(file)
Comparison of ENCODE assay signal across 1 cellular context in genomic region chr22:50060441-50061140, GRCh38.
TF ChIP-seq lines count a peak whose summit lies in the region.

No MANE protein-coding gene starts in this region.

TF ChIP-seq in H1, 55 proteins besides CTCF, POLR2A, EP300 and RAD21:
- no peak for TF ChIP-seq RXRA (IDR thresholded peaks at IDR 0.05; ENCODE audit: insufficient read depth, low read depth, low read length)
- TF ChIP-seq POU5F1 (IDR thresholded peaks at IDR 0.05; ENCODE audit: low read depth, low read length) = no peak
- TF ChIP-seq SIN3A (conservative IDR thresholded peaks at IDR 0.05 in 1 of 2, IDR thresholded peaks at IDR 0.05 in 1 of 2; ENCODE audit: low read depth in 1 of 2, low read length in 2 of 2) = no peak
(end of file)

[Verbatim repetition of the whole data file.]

Comparison of ENCODE assay signal across 1 cellular context in genomic region chr22:50060441-50061140, GRCh38.
TF ChIP-seq lines count a peak whose summit lies in the region.

No MANE protein-coding gene starts in this region.

TF ChIP-seq in H1, 55 proteins besides CTCF, POLR2A, EP300 and RAD21:
- no peak for TF ChIP-seq RXRA (IDR thresholded peaks at IDR 0.05; ENCODE audit: insufficient read depth, low read depth, low read length)
- TF ChIP-seq POU5F1 (IDR thresholded peaks at IDR 0.05; ENCODE audit: low read depth, low read length) = no peak
- TF ChIP-seq SIN3A (conservative IDR thresholded peaks at IDR 0.05 in 1 of 2, IDR thresholded peaks at IDR 0.05 in 1 of 2; ENCODE audit: low read depth in 1 of 2, low read length in 2 of 2) = no peak